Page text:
Most of us are already in the practice of solidifying reservations, but what do you know about the reservation you’ve chosen? Do your due diligence before booking by using a local travel agent or online review. When my family booked a trip to the Island state, it was great to be able to read through reviews of Honolulu’s best hotels to find the one that fit our budget and amenity requirements.

Essential documents
Unless you are listed as your grandchild’s legal guardian, you will want to have documentation stating that their parents have consented to the trip. Although this will be less of a problem for those traveling by car, having a letter of parental consent — ideally notarized — will prevent any hang-ups with law enforcement or customs. This applies to children traveling internationally with only one parent as well.

If you have special circumstances that make this consent form difficult to obtain, make sure to get in touch with the U.S. Customs office as soon as possible and bring a printout of all documented correspondence with you.

boy with binoculars

Dealing with sickness
Although we all hope our vacations go on without a hitch, sometimes we all need a little medical attention. Whether it be a scraped knee or a necessary visit to the local doctor, you want to make sure you’re prepared. Things like motion sickness are common during car rides, boat rides and flights. Hold small children during take off and try to make sure they have plenty of fresh air by rolling down windows slightly or pointing the air vents at the child.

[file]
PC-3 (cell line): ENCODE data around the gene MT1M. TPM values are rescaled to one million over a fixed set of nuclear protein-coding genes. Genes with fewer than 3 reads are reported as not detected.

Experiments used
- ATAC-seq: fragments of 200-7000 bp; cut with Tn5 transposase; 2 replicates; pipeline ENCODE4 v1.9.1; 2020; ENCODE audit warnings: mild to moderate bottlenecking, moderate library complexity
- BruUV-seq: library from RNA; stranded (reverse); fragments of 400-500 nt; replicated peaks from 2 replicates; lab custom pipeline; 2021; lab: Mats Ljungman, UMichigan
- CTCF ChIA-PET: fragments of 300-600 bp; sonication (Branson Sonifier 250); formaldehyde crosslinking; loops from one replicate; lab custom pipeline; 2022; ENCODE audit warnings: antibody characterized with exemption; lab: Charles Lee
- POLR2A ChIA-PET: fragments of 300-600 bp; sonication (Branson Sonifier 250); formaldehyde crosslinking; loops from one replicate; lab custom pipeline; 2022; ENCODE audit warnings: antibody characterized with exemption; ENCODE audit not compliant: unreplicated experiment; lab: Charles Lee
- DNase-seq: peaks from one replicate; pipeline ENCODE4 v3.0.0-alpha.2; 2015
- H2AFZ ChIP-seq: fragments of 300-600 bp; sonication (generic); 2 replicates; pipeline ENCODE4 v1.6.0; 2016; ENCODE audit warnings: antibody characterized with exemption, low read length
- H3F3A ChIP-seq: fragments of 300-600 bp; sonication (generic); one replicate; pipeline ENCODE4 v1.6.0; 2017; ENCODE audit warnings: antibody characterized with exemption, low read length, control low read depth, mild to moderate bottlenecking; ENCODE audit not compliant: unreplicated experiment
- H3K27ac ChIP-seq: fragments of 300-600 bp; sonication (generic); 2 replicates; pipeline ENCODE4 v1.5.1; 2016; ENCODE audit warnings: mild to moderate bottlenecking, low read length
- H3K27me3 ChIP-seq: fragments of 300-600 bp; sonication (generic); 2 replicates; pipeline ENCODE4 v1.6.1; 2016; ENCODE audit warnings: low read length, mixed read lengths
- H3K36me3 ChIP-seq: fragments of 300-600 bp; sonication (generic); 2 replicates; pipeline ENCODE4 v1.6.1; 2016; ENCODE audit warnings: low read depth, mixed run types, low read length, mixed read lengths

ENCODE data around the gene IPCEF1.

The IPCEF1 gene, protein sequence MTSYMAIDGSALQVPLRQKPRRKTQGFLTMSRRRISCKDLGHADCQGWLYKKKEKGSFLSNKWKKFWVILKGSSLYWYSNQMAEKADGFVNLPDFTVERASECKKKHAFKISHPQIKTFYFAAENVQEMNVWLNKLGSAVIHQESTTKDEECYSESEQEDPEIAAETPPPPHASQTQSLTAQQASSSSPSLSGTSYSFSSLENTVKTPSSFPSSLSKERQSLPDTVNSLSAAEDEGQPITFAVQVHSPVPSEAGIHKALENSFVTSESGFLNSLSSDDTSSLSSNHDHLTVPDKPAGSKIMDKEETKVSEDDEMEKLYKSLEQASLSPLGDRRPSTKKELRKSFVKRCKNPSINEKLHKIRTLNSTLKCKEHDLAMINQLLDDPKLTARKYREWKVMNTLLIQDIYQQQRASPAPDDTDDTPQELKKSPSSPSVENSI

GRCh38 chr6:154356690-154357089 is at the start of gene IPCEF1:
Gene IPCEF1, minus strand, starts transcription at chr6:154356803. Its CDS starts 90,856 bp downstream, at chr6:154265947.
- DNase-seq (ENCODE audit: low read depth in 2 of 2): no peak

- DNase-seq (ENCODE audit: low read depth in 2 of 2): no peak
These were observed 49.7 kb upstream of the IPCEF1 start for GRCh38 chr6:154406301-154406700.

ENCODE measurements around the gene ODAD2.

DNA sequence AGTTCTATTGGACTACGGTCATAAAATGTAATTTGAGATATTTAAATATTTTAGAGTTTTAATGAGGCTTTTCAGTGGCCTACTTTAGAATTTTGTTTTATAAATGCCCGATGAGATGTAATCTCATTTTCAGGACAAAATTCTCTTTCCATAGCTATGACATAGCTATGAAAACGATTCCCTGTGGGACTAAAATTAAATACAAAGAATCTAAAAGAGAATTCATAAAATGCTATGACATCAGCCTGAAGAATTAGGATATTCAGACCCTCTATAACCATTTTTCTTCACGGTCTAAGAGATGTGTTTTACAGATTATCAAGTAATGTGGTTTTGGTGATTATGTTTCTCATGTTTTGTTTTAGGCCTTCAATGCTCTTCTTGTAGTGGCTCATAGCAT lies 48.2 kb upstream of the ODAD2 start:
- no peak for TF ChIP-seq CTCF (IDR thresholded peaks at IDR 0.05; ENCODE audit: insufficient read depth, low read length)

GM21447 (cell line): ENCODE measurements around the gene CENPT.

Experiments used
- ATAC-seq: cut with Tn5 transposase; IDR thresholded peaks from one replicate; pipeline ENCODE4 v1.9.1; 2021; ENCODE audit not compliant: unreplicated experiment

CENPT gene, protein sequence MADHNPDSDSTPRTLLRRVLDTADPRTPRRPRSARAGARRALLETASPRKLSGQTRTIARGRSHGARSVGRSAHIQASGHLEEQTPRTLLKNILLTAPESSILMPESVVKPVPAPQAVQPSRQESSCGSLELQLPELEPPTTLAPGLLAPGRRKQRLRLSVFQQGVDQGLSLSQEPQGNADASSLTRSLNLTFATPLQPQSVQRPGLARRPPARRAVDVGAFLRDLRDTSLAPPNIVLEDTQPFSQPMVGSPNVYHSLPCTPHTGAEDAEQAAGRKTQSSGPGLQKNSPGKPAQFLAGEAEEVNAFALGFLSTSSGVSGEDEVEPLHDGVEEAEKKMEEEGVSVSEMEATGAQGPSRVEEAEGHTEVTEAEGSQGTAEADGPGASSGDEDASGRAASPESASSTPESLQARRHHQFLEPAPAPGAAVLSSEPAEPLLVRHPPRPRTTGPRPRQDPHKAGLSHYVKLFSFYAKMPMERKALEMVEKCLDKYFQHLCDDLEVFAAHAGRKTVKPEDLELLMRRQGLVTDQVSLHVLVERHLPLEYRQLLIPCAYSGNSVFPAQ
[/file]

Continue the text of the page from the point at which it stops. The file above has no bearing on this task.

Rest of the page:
Bring a first aid kit as well as an extra set of clothes within easy reach for quick cleanups. I find that decorated band-aids have magical healing powers to get kids back up and playing faster than generic. Also make sure to have a copy of their insurance cards on file at all times in case you need to make a quick doctors visit.

Kendra Thornton Kendra Thornton is a travel expert, TV spokesperson, PR businesswoman, proud wife and mama of three. She is a long-time travel advocate who has been packing her bags and traveling the world since she was three months old!

 

Today's question:

What are your travel plans for this summer?

Holiday travel with kids: 5 tricks for an easier time

I leave this afternoon for an early holiday visit with my grandsons. I've got my grandma bag packed with lots of festive fun, and I shipped my Christmas gifts via UPS yesterday to arrive at Bubby and Mac's house tomorrow. No sense lugging them in my luggage when I could ship them for basically the same price—and be able to wrap them beforehand, with no complaints (or tearing open) by TSA.

I'm excited and all set to go. The only thing that will be missing from the trip is PawDad. This will be a solo trip for me to see our grandsons as the primary reason for heading to the desert is to cover childcare while Megan and Preston cover their seasonal obligations and celebrate their birthdays (Preston's was yesterday, Megan's is Friday).